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- Order number: 180095
- Depth: 25
Marbles generates random sequences at three trigger outputs and a total of four CV outputs. Many of the channels are related to each other. Thus, instead of haphazard chaos, you get wild, yet coherent results. Thanks to a multitude of manually adjustable and voltage controllable parameters, the module’s behavior can be flexibly influenced. Synchronization to external clocks, control over repetition and progression of sequences as well as quantization are just a few examples.
Random gate generator
- Internal clock with adjustable rate (with V/O CV input), or division/multiplication of an external clock
- Range selection button further multiplying or dividing the clock by 4
- Rhythm follower/predictor to lock onto uneven clock divisions or rhythmic patterns
- Adjustable jitter (knob and CV), going from perfect tracking to completely erroneous – but always preserving the overall tempo
Two-channel random rhythm generator
- Three gate outputs: t2 is the main output carrying the jittery clock, t1 and t3 are the complementary random rhythm output.
- Three generative models, with CV-controlled bias parameter increasing the density of notes on one channel or the other:
- Random routing of each clock pulse to either outputs, following a coin toss
- Selection of a random division factor for one output, and the reciprocal factor for the other
- Generation of random kick/snare patterns using a process similar to Grids
Random voltage generator
- 3 outputs, either clocked by the 3 outputs of the random gate generator, or by a common external clock
- Distribution control: SPREAD control, scanning between constant, bell-shaped, uniform or discrete distributions; and BIAS control biasing the generated voltage towards the bottom or top of the voltage range
- Adjustable range: 0 to +2V (for melodies), 0 to +5V, -5V to +5V
Quantized or smooth… CV Post-processor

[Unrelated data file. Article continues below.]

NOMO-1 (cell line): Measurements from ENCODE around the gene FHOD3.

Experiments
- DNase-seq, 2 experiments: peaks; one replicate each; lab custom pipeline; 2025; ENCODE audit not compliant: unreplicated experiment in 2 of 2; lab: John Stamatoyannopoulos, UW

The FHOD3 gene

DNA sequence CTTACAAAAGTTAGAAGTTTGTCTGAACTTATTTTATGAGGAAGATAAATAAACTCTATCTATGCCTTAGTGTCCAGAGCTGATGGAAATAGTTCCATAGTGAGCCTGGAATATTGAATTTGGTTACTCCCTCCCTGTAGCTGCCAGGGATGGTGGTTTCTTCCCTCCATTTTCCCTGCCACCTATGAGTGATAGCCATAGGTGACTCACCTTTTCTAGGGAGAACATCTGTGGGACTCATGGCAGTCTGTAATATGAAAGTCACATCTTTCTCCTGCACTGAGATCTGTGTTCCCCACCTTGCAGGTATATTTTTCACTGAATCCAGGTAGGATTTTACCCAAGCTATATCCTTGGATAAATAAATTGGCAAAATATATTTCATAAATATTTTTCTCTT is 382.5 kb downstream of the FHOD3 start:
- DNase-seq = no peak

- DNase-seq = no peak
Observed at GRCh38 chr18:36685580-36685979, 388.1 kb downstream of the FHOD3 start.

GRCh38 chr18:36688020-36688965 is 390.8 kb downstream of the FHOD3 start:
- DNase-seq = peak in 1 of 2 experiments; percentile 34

- The STEPS parameter controls the steppiness/quantization of the output voltages
- Turn this knob clockwise and a progressive quantizer is applied to the voltages - progressively reducing the probability of hitting a note outside of the scale, then making accidentals less likely, then giving more weight to the root and fifth - and at the extreme yielding only octaves
- If steppy is not your thing, turn counterclockwise to increasingly slew the output voltages to the point that the module produces smooth, continuous curves
- 6 programmable scales.
- Scales are programmed by playing a short jam in the target scale: Marbles learns which notes are more prominent than others
- The three outputs can all follow the settings dialed on the control panel, or react in different and opposite ways. The turn of a knob can completely push your patch towards a new direction!
Random looping and shuffling
- DEJA VU parameter increasing the probably of re-playing past material to the point that the generated output forms a loop... then increasing the probability of randomizing the order of this loop.
- The DEJA VU control applies to the random rhythm, the random voltages, or to both, or neither of them.
- Adjustable loop length from 1 to 16 steps.
External CV processing
- An external CV can be recorded in the DEJA VU loop in place of internal random voltages.
- All transformations performed by the random voltage generator (looping, shuffling, spreading, transposition, quantization, lag-processing) can be performed on external voltages.
- TLDR: live remixing of external sequences!
|Power consumption +12V:||80|
|Power consumption -12V:||20|
With a background as a software engineer at Google, Émilie Gillet began her journey on synthesizer design on 2010 offering DIY kits for the (now discontinued) Shruti, Ambika and Anushri hybrid digital-analog synths. Quite rapidly an enthusiastic community was formed via a very vibrant forum. By 2013, seeing the potential of the format, she moved completely to eurorack releasing the much acclaimed Braids macrooscillator and Clouds texture (granular) synthesizer, one of the most cloned modules so far. As with the previous desktop synths, all firmware and schematics are avaialble online under open-source license. Émilie continues to run Mutable Instruments single-handedly from a small apartment in Paris.